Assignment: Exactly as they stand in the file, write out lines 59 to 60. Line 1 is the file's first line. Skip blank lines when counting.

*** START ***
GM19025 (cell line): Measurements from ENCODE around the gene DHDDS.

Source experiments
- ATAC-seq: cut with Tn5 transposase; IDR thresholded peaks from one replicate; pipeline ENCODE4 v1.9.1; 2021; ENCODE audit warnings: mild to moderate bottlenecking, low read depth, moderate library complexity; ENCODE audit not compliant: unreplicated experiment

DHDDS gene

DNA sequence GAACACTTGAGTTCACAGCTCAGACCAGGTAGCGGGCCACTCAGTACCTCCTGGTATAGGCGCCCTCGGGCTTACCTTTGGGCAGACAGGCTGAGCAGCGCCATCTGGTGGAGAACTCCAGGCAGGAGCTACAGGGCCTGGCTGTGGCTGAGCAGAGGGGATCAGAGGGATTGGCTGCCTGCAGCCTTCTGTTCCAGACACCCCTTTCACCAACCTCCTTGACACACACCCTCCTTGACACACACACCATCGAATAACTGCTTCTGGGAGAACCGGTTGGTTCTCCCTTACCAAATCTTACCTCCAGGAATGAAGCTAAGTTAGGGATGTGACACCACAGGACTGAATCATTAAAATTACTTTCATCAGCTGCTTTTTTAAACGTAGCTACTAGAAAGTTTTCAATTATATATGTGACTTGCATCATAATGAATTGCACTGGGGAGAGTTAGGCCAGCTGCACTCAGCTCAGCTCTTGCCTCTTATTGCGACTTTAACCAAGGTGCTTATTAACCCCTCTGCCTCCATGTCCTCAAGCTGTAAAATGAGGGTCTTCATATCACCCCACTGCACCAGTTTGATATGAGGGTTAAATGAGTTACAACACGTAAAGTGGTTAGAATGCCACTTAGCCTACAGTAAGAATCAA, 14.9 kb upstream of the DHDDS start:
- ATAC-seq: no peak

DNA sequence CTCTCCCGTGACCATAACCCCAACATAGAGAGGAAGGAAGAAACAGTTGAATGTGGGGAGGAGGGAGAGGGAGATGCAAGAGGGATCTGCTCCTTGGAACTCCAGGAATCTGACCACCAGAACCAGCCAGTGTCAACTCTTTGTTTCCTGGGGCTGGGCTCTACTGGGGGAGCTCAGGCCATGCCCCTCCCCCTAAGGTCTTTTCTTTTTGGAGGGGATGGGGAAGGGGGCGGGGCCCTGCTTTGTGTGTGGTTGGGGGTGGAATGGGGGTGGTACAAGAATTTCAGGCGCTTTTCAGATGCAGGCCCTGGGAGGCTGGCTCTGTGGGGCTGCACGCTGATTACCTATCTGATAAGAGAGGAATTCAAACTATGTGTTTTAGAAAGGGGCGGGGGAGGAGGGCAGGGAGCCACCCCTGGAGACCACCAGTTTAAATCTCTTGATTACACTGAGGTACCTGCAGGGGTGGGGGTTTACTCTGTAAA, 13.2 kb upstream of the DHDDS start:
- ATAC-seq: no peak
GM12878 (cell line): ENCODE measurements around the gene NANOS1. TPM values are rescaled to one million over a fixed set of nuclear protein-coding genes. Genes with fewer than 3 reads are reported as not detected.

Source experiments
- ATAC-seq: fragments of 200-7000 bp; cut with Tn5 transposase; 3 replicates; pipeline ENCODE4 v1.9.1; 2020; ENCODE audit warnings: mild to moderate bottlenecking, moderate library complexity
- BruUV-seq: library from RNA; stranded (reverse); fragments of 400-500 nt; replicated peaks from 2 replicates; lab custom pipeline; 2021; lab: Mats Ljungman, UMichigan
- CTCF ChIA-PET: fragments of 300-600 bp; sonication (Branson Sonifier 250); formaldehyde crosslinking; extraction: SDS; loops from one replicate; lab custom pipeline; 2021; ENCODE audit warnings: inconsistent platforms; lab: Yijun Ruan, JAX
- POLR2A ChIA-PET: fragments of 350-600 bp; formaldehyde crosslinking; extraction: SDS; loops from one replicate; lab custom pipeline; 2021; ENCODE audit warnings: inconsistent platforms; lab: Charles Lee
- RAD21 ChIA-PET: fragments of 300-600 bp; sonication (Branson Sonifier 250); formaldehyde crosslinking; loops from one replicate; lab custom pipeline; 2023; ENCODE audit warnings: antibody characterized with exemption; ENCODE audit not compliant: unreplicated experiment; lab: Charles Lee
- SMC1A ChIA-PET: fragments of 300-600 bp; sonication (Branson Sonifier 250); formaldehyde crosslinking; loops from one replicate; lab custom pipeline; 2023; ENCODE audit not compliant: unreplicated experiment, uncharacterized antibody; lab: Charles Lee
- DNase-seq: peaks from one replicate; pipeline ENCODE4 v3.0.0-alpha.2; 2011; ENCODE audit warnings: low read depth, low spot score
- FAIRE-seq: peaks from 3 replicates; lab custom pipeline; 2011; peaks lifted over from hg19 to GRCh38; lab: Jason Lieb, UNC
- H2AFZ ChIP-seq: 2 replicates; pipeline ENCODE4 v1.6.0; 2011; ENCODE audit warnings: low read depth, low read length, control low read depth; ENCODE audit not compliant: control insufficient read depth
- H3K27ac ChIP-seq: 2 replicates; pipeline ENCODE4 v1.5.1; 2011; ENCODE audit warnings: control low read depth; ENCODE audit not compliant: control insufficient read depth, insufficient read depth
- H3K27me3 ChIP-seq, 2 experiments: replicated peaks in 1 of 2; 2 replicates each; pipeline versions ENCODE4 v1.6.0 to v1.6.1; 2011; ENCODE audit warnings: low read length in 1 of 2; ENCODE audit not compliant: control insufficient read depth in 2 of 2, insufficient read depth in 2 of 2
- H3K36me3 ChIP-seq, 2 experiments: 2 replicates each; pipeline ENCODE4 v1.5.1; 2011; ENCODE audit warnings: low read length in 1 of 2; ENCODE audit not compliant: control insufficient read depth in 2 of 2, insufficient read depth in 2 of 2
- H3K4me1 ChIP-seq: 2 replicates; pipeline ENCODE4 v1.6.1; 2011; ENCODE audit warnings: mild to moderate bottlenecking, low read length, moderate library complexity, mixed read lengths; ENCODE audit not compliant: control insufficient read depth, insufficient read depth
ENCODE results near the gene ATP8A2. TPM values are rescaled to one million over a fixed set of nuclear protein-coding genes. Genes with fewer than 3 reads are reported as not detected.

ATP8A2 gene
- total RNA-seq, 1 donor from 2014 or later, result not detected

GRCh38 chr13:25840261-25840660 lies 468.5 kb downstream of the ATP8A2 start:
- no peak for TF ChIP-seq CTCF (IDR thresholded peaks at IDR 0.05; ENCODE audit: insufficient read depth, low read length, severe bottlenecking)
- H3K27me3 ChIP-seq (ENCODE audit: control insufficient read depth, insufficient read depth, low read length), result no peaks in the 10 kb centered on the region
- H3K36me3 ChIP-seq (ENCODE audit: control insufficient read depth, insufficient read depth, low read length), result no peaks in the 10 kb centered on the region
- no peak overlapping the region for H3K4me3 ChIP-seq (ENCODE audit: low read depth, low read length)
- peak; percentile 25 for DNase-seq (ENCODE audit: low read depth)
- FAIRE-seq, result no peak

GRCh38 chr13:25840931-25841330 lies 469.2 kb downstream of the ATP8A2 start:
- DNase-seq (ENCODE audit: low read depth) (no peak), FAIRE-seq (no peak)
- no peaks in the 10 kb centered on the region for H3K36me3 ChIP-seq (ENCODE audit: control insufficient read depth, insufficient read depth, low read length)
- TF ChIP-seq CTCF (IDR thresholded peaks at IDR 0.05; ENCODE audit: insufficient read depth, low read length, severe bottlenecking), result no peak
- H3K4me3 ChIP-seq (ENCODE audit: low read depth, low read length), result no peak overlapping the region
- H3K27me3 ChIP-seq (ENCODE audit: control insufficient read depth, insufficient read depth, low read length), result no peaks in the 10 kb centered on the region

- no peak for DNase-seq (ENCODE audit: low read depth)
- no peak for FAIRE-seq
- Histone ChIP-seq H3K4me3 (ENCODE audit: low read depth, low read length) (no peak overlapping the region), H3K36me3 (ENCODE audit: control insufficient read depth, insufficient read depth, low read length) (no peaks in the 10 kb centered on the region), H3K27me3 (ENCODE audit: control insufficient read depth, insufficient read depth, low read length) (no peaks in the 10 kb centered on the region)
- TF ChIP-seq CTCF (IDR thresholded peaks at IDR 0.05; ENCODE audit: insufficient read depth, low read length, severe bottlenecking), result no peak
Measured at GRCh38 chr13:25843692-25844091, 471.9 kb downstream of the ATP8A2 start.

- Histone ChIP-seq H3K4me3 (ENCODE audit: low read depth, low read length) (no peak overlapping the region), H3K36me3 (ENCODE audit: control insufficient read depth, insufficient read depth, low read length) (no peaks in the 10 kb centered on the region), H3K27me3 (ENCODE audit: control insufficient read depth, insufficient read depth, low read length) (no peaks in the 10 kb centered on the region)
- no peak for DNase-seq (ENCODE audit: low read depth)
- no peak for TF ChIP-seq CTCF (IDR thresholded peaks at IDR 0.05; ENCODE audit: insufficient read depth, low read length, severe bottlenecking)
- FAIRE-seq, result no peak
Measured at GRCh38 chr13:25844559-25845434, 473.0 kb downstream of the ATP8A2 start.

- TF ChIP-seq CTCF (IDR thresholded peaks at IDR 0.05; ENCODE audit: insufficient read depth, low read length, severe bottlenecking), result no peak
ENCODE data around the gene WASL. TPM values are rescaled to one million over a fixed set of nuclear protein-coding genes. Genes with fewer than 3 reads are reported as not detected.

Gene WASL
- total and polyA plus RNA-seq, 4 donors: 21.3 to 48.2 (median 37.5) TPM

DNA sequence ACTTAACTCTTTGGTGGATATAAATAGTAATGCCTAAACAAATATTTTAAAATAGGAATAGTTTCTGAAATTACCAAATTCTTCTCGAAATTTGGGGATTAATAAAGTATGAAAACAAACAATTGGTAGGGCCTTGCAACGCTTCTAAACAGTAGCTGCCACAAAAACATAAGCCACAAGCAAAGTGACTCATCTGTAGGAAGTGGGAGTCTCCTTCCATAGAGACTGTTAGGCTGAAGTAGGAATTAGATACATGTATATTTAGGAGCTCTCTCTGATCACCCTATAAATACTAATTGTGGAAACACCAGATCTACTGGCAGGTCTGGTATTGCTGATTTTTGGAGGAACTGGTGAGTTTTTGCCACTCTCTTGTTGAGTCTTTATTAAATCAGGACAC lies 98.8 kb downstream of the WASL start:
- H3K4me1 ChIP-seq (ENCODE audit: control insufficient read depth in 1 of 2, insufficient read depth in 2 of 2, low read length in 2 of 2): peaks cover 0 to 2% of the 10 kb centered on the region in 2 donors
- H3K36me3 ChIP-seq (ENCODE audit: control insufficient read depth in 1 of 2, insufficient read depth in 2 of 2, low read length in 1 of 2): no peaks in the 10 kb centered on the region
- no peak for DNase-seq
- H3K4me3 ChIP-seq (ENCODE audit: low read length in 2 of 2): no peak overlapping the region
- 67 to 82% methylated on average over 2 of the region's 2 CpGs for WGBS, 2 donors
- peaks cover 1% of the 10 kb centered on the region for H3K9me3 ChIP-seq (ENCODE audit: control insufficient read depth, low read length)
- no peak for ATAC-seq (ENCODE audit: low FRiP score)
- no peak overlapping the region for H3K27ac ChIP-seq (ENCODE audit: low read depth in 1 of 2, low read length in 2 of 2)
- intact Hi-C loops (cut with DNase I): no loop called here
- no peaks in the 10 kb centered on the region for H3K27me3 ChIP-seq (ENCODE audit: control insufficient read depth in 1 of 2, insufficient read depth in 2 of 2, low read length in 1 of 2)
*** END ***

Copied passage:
- 67 to 82% methylated on average over 2 of the region's 2 CpGs for WGBS, 2 donors
- peaks cover 1% of the 10 kb centered on the region for H3K9me3 ChIP-seq (ENCODE audit: control insufficient read depth, low read length)